• jim snell


    Best wishes and get well soon again and hope this all clears up.

    To me; it sounds as if you got large dose of insulin and hopefully correct type. ( not 75/25)
    If you are on pump – was hospital double dosing you?

    How did they check your Blood Glucose – dumb hand held that does not filter out alternative sugars or by lab analytical gear that is accurate?

    Do they cross check insulin doses they give and does a supervisor sign off on and cross check?

  • Mary

    What a survivor !!!!!

    I take my hat off to you, and I don’t mean the $30, 000 bid on eBay that Princess Beatrice’s hat is getting, that she was wearing at the Royal Wedding. She says the money is going to charity.

    Best wishes.


  • David Spero RN

    Jan, I don’t know how you keep such a positive attitude. You’re amazing.


  • jim snell


    God Bless and many thanks the Bell was not tolling for you and you ended up standing on the green side of the grass.

    It sounds as if some bone head needs to hsave his heart measured against the feather to see if he was being stupid.

    God Bless and Good Luck.

  • Jan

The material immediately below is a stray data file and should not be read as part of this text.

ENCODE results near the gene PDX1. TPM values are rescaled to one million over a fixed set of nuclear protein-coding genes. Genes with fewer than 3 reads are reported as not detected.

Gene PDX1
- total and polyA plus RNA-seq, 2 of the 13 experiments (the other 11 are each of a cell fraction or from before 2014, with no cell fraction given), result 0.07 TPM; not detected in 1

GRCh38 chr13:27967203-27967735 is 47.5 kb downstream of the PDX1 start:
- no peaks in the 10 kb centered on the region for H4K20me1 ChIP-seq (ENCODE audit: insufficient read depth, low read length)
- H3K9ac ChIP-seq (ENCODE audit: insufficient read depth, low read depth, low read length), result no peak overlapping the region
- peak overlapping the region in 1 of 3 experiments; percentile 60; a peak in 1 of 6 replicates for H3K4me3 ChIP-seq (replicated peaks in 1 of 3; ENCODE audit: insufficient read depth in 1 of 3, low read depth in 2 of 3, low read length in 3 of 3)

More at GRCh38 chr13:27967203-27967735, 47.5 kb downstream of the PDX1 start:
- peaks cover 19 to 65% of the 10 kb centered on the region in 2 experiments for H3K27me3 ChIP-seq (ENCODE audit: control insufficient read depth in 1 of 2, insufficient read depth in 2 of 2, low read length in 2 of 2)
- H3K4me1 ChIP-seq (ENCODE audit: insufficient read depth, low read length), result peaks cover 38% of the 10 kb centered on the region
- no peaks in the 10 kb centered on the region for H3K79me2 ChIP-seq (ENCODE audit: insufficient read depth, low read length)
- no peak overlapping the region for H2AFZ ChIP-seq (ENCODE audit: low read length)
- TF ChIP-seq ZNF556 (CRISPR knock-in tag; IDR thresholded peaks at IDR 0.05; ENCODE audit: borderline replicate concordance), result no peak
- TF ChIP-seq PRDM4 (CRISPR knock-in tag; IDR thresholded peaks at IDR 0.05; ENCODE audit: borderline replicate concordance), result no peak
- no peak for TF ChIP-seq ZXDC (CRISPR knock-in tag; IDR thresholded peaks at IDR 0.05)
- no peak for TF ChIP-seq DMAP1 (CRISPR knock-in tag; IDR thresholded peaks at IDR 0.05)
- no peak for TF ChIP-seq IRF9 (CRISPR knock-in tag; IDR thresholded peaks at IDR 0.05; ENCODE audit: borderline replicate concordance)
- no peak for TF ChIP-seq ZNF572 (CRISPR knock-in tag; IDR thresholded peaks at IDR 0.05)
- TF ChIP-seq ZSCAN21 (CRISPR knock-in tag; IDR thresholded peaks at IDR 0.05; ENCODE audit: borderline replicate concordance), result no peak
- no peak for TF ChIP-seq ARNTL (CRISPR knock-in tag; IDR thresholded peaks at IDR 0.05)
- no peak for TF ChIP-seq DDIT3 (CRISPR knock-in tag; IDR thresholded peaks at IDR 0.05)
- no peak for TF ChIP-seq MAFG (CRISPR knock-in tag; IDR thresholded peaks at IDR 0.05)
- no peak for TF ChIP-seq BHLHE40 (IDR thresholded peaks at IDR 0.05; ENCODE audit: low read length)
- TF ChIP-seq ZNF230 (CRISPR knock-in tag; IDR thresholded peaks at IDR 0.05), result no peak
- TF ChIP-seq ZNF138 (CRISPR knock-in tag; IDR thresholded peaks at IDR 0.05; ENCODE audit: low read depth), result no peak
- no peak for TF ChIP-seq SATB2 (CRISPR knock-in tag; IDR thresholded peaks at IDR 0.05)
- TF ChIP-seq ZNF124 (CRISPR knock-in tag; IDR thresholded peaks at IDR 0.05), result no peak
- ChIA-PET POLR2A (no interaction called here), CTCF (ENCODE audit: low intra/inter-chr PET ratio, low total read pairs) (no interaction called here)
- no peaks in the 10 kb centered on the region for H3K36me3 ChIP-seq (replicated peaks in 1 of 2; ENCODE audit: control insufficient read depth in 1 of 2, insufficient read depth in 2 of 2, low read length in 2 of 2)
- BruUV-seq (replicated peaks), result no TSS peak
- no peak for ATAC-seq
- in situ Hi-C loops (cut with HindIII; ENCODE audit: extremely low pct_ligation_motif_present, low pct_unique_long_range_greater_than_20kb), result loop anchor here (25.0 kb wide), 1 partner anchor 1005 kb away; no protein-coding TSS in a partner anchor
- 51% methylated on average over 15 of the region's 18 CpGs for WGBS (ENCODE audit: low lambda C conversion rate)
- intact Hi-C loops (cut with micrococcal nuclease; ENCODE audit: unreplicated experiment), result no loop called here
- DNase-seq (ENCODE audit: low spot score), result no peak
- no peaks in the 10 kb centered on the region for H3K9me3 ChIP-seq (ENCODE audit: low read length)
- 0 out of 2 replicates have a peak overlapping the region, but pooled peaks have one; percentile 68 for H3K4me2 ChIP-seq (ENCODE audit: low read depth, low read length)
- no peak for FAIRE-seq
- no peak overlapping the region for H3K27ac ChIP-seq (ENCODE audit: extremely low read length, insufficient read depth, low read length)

Jim, what I got was a large dose of infection disappearing. Stress of any kind — including infection — can cause your blood glucose to go up. Take the infection away, and blood glucose goes down. Sometimes precipitously! As far as checking BGs and dosing insulin, they used their meter on me, but I also have a continuous glucose monitor and the supplies to check my own BGs. Also, when I was conscious, I either gave myself insulin or had them tell me how much they were giving.

    While I was in a near comatose state, they ran my BGs in the ~200 range. (I can check that on a line graph on my continuous glucose monitor.)


  • Diane

    Jan, I always enjoy reading your blogs. You do have an amazingly good attitude with all the health problems you’ve had. I will say some prayers for your healing. Take care and hope you are much better soon!